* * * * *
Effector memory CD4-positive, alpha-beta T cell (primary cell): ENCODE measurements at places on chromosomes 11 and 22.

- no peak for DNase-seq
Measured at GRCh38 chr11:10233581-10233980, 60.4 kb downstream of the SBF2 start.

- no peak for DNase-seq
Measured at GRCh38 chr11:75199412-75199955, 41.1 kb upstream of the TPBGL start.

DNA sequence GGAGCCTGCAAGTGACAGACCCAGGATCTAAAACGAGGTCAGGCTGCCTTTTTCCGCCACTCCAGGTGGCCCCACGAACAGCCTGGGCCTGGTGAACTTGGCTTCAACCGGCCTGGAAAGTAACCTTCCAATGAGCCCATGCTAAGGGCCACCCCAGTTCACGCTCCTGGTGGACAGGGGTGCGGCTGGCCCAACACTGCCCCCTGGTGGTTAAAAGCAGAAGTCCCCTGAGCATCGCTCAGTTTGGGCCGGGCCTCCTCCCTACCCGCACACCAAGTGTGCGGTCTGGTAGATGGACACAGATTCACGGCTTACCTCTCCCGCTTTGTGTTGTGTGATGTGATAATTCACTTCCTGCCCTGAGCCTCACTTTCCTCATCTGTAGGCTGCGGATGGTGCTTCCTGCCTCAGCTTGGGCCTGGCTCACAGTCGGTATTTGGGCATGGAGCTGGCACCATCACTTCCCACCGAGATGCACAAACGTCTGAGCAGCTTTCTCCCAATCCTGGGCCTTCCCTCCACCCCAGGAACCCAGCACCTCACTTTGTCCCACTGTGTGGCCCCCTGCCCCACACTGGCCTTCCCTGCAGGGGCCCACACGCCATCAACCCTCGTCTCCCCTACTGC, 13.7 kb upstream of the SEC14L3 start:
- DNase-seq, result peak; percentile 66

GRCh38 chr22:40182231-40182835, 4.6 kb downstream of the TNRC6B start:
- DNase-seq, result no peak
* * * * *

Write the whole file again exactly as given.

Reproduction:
Effector memory CD4-positive, alpha-beta T cell (primary cell): ENCODE measurements at places on chromosomes 11 and 22.

- no peak for DNase-seq
Measured at GRCh38 chr11:10233581-10233980, 60.4 kb downstream of the SBF2 start.

- no peak for DNase-seq
Measured at GRCh38 chr11:75199412-75199955, 41.1 kb upstream of the TPBGL start.

DNA sequence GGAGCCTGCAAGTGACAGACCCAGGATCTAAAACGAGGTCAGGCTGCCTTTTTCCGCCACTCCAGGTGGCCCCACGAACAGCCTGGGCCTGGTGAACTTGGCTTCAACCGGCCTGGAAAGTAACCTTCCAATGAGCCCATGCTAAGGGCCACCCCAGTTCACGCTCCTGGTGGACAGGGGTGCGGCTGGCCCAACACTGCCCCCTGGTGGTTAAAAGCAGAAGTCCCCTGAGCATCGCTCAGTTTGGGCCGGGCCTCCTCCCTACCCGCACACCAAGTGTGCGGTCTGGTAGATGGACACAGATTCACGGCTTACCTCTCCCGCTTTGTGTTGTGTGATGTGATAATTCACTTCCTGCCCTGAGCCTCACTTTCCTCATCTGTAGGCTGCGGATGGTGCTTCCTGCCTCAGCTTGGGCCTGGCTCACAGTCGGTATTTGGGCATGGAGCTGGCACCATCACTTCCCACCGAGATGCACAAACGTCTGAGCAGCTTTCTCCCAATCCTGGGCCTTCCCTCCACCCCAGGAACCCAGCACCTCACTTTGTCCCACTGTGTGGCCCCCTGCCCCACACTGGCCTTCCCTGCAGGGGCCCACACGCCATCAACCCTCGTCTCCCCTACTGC, 13.7 kb upstream of the SEC14L3 start:
- DNase-seq, result peak; percentile 66

GRCh38 chr22:40182231-40182835, 4.6 kb downstream of the TNRC6B start:
- DNase-seq, result no peak